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Adam Hermann and Zach Pekale | March 11, 2020

Can a low-scoring team win the NCAA tournament?

Tracing the NCAA bracket from 1851 London, through 1977 Staten Island, to today

As of March 3, there were four teams ranked in the AP Top 25 Poll that average less than or within a point of 71 points per-game — the national scoring average. They are Virginia (57.4), Wisconsin (67.5), Baylor (71.4), and Maryland (71.6).

It's likely that these teams will make the NCAA tournament. Some would pick them to win their first game.

But can a low-scoring team go all the way and lift a national championship in April?

To figure out whether a low-scoring team can win a championship, we looked back at every tournament since the field expanded to 64 teams and found the lowest-scoring team to win a title (so far): Rollie Massimino's magical 1985 Villanova team.

A No. 8 seed that caught fire in the first 64-team NCAA tournament ever, that year’s Villanova team is the lowest seed to win a title since 1985 and the only championship team to average fewer than 70 points per-game and win the tournament in its current format.

Here’s a look at the scoring habits of every team since 1985:

Year Seed Champion PPG National PPG Diff.
1985 8 Villanova 68.7 69.7 -1.0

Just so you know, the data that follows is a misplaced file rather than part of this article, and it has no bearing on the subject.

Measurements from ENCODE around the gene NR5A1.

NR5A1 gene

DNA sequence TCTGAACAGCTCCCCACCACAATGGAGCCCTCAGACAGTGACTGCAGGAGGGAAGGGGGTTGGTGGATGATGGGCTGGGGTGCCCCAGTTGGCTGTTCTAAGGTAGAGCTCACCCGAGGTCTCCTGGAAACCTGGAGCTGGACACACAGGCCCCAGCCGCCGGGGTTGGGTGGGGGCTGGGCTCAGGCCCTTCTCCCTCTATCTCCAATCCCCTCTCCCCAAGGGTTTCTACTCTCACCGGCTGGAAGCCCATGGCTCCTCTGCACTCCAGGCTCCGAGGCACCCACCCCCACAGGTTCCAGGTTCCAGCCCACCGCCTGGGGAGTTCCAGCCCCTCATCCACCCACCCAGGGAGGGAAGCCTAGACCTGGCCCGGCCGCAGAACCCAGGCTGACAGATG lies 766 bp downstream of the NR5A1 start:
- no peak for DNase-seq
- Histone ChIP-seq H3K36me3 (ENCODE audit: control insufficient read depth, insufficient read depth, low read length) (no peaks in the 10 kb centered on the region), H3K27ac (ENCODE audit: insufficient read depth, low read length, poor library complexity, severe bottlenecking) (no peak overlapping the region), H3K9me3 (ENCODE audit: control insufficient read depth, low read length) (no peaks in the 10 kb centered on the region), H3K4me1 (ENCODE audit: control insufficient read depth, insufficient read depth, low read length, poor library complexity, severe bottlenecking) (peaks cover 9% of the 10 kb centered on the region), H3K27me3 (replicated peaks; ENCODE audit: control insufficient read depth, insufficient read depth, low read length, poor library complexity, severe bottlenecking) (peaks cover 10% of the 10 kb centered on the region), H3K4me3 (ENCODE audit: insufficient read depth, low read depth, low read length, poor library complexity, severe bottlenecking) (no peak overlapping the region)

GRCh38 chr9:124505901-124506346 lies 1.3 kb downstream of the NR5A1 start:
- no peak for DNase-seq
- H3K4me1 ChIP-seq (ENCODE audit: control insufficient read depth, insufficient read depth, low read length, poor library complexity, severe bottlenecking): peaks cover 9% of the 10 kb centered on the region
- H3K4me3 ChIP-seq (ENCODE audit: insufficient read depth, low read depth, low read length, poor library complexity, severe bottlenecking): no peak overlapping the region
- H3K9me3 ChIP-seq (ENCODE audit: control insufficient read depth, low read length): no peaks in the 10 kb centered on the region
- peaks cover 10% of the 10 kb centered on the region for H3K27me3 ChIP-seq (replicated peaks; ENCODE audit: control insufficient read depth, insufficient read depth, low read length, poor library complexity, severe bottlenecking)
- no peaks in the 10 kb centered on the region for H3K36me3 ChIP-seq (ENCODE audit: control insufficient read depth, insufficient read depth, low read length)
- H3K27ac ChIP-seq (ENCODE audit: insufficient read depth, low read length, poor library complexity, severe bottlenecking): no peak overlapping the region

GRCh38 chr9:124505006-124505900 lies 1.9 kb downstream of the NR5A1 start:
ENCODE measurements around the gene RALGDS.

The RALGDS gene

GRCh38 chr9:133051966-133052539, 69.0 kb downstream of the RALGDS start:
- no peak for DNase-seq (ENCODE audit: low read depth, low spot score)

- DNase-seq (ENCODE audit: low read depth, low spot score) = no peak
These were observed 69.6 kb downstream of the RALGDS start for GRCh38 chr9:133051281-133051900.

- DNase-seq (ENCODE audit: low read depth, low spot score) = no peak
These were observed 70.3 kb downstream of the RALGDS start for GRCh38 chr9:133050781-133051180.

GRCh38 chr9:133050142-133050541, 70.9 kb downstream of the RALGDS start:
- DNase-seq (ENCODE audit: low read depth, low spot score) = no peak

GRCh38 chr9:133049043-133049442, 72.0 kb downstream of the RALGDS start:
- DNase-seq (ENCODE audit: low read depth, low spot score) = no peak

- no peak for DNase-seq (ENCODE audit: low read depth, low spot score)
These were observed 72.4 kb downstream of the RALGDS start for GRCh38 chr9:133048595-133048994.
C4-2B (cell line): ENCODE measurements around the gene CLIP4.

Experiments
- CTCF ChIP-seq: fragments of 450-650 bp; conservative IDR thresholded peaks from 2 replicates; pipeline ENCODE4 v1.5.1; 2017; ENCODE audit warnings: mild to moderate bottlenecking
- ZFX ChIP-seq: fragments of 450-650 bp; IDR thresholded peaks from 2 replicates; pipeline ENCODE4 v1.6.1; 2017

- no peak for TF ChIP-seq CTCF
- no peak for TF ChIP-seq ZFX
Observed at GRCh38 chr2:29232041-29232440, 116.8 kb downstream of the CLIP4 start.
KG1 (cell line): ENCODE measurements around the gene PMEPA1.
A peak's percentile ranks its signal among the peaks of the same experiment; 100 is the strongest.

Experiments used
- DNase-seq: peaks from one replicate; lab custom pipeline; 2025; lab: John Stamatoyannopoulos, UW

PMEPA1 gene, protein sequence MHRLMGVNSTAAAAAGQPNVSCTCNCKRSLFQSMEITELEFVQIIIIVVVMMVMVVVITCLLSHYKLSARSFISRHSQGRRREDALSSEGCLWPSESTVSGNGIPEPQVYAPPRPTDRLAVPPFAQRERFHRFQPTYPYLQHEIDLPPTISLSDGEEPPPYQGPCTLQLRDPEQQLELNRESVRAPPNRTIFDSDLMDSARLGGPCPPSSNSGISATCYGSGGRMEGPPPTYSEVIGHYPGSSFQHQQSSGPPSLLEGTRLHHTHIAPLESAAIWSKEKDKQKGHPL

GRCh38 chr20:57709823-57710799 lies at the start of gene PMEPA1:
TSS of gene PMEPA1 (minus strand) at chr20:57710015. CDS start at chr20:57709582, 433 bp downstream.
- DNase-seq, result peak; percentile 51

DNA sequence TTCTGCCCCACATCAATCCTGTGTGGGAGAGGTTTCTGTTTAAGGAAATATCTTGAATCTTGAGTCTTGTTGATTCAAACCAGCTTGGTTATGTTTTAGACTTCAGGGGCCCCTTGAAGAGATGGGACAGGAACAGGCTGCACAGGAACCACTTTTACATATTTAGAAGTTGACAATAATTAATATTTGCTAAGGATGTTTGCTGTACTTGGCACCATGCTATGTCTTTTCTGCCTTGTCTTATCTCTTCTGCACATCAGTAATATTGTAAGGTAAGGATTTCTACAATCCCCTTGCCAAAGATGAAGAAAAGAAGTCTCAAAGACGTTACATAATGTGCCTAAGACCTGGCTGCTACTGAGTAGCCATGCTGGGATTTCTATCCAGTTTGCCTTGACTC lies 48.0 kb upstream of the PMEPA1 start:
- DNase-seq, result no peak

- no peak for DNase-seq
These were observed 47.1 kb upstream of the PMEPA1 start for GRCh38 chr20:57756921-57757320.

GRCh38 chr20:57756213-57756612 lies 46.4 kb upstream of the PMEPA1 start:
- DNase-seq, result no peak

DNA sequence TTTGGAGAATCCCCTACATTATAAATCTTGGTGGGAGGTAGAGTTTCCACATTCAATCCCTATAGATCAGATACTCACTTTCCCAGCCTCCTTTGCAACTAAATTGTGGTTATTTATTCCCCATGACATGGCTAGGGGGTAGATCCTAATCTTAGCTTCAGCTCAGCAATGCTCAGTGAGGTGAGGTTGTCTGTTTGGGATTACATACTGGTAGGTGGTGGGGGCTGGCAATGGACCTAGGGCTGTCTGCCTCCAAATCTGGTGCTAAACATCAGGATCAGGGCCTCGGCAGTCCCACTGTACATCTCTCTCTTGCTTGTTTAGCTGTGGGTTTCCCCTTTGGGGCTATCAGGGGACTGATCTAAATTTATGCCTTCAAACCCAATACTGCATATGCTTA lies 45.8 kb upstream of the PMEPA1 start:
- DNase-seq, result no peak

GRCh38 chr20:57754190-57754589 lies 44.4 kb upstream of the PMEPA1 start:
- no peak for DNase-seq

1986 2 Louisville 79.4 69.9 9.5
1987 1 Indiana 82.5 73.2 9.3
1988 6 Kansas 75.3 74.2 1.1
1989 3 Michigan 91.7 75.9 15.8
1990 1 UNLV 93.5 75.1 18.4
1991 2 Duke 87.7 76.5 11.1
1992 1 Duke 88.0 74.0 14.0
1993 1 UNC 86.1 73.3 12.8
1994 1 Arkansas 93.4 75.2 18.2
1995 1 UCLA 87.5 73.1 14.4
1996 1 Kentucky 91.4 72.4 19.0
1997 4 Arizona 83.9 70.4 13.5
1998 2 Kentucky 80.1 71.2 8.9
1999 1 UConn 77.3 70.1 7.2
2000 1 Michigan St. 74.1 70.4 3.7
2001 1 Duke 90.7 71.3 19.4
2002 1 Maryland 85 71.1 13.9
2003 3 Syracuse 79.6 70.1 8.5
2004 2 UConn 78.8 69.4 9.4
2005 1 UNC 88.0 69.0 19.0
2006 3 Florida 78.3 69.1 9.2
2007 1 Florida 79.8 69.3 10.5
2008 1 Kansas 80.5 69.4 11.1
2009 1 UNC 89.8 68.6 21.2
2010 1 Duke 77.0 69.1 7.9
2011 3 UConn 72.4 68.9 3.5
2012 1 Kentucky 77.4 67.8 9.6
2013 1 Louisville 74.5 67.3 7.2
2014 7 UConn 71.8 71.0 0.8
2015 1 Duke 79.3 67.5 11.8
2016 2 Villanova 78.0 73.0 5
2017 1 UNC 84.4 73.4 11
2018 1 Villanova 86.6 73.7 13.9
2019 1 Virginia 71.4 72.0 -0.6

The only teams to win the the national championship in its current format scoring fewer points per-game than the national average?  That 1985 Villanova team and last season's Virginia squad.

Although UConn's 2014 team came close, averaging just 0.8 points per-game more than the national average. Interestingly, the two lowest-scoring teams since that Villanova run in 1985 have both been UConn squads. In 2011, the 3-seed Huskies averaged 72.4 points per game (75th in the country, and just 3.5 points higher than the national average) but rode Kemba Walker’s glorious month to a title.

Let’s take a look at these three seeming outliers and try to figure out what they did right:

1. They were all really good at defense

The average points allowed per game (PAPG) from the 35 champions since 1985? 67.66. All four of these outlier teams defended a good bit better than that mark:

  • 2019 Virginia 56.1 PAPG